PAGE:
As I was assisting the unpacking this new church’s first sound system, the young pastor asked me something I thought strange in the moment. “Rich, by now shouldn’t you have a couple books out by now?” The conversation centered around his view that my ministry career should be at a certain level of achievement given my supposed status. He mentioned his path was to start this new church, and as it grew he would write a book, and then there was the platform that was needed in all of that. At that moment, I was in a big church and yet taking time as a friend to help set up audio gear in his large suburban, three-bay garage. His church had not even held its first public service, but his personal platform and achievement was center of what he wanted to talk about.
Social media such as Twitter, Facebook, Pinterest, and Instagram are now not only personal expressions but company branding machines. With the proliferation of this new media, I have identified five sins that create weak impact—unless you are into rewarding stupidly bad behavior. And, they drive me crazy! The dark side of social media might hurt you more than help. Many companies see added stats to follower lists, but do they know that their supposed social media manager is cheating a system instead of engaging people?
There is SEO (Search Engine Optimization) and many techniques to draw people to click to our blogs. But, how do you have a conversation that actually influences and reaches the right people? It is one thing to attract traffic to your blog or social media. You can get people’s attention once. However, that could do more harm than not if your desire is to actually influence thinking. Is your message worth a discussion or simply a click?
In our society, what works and produces profit is what we value. While we hunger for a post-modern identity and story, the structures, all around us scream utility, conformity and results. Money rules. This might even be true in our houses of worship as we may have unintentionally turned business metrics on our expression of worship. The question is this: do we value utility more than beauty in our worship? The answer is that our culture-infused church in modern America apparently does.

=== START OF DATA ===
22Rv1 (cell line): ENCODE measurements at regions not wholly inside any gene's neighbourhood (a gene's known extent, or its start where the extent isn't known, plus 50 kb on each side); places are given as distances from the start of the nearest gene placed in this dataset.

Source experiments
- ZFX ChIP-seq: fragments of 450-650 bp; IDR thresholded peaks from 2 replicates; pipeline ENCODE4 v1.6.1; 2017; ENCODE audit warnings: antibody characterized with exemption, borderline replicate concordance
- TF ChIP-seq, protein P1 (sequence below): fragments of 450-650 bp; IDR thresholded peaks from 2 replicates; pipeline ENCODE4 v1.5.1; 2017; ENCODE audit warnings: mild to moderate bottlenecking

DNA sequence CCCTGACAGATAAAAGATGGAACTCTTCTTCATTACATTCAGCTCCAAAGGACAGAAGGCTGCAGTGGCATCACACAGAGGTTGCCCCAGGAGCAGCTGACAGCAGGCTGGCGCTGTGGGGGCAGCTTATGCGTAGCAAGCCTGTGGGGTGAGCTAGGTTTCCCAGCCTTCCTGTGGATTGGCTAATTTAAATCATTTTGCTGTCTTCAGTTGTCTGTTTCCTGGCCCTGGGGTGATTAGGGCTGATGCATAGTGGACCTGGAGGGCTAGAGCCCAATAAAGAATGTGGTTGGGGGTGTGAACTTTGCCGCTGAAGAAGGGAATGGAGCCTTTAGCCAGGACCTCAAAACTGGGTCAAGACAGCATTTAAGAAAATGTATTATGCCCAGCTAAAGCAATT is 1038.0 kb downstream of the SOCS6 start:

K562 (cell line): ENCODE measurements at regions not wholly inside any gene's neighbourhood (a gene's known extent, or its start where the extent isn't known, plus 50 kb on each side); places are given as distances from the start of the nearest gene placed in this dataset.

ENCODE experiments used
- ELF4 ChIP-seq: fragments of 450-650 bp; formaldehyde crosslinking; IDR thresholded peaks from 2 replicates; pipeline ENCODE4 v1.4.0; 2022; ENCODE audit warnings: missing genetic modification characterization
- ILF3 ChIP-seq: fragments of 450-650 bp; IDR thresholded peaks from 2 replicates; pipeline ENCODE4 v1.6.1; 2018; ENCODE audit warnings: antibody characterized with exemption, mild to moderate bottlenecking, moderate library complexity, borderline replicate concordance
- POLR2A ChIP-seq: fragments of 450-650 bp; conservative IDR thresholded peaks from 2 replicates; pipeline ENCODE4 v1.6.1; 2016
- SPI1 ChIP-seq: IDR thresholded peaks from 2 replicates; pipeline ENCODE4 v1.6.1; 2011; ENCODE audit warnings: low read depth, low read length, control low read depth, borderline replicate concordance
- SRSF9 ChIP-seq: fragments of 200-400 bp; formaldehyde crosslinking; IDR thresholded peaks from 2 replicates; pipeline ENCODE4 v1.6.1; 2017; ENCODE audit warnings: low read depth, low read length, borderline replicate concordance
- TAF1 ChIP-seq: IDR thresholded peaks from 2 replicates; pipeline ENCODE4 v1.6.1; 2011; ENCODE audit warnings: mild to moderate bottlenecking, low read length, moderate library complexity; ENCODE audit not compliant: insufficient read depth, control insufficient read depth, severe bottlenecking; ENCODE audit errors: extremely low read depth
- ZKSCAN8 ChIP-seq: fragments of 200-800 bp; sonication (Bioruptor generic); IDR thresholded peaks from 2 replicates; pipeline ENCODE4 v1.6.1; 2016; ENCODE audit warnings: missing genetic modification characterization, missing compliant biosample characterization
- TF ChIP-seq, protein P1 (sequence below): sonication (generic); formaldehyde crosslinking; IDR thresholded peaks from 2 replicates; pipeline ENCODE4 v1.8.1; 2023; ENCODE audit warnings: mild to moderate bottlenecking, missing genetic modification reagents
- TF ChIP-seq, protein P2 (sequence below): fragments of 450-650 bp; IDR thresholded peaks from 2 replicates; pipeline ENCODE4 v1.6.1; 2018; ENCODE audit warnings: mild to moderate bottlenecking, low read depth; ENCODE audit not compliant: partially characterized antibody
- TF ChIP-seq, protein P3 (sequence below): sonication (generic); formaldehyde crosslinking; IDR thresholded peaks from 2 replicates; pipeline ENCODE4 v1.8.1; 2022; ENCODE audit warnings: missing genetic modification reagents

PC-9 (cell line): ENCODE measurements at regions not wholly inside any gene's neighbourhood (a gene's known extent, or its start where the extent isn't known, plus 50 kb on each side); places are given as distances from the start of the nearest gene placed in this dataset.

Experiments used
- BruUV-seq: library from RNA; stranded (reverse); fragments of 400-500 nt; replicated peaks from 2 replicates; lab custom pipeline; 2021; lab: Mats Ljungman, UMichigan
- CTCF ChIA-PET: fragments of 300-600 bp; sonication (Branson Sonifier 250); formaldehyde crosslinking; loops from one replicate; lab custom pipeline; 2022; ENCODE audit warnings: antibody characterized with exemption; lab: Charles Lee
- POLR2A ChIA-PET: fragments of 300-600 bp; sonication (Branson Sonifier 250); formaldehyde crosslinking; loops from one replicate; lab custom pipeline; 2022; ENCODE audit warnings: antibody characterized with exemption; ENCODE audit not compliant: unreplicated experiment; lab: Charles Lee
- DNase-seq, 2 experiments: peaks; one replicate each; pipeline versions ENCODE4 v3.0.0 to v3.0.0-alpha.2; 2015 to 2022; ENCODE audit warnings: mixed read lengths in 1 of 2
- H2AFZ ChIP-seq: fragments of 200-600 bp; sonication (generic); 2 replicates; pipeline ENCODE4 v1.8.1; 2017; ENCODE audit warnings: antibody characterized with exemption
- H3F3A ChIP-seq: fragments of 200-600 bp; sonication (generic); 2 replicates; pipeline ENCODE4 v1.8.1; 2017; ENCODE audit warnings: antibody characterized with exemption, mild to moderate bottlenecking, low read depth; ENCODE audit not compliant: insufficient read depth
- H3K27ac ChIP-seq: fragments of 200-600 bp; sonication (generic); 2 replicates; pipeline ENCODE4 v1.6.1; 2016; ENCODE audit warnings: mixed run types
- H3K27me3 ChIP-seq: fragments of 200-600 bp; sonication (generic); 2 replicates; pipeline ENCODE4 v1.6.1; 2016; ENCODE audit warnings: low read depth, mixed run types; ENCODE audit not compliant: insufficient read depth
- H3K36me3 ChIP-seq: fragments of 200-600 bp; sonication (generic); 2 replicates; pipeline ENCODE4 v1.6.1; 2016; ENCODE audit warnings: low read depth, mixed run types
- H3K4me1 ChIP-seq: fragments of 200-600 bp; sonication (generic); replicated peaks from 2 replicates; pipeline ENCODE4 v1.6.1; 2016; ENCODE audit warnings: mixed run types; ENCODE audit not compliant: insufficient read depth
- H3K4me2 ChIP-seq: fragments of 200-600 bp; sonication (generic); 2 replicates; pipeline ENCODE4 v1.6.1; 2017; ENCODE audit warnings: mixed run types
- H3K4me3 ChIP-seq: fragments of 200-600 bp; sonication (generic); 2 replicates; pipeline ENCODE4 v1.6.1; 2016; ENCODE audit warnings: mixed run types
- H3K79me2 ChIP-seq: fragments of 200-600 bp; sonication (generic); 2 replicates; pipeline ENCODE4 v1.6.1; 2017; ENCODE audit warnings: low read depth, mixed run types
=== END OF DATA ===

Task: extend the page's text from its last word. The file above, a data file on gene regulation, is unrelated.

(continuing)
I have enjoyed being part of worship and music ministry in the local church since the days I used to develop Kodak Kodolith slides projected over a cyclorama curtain. The changing colors and the sharp, crisp slides were all in analog, including the spelling errors! The Saturday night ritual of developing in my darkroom-closet was quickly terminated upon the purchase of our church’s first digital projector. Then, the horrors of PowerPoint as applied to congregational singing commenced.
Old stories such as “Hansel and Gretel” and “Little Red Riding Hood” were meant to put fear into children. Lessons such as Aesop’s “The Boy Who Cried Wolf” were likely to prevent a child from basically ringing the fire alarm for fun. Fear is a motivator. It works. Fear of losing your job can be leveraged to keep you and your coworkers from offering legitimate grievances and used in turn to add hours and workload without additional compensation. From TV news to Facebook posts about the ending of the world, fear sells and gets our attention. Our fight or flight chemistry is amped to the max. It’s a science and it works.
From the first note to the last, what is played musically in church matters. Music is one of the historically prominent and powerful vehicles for our Christian worship–today as well as in the past. Whether the worship is expressed on a Fender strat or sung by a choir in full robes the music matters. Like the beams of a building need competent engineering, the execution of our music leadership requires skill. You can compensate all you want with automated loops, tracks and auto-tuning but in the end polished bronze is still bronze. Gold is the real thing. Just because something is shiny does not make it valuable or worthy in the long run. Is what we are offering as valuable as we think it is? Good musicianship and the several components that it contains matter.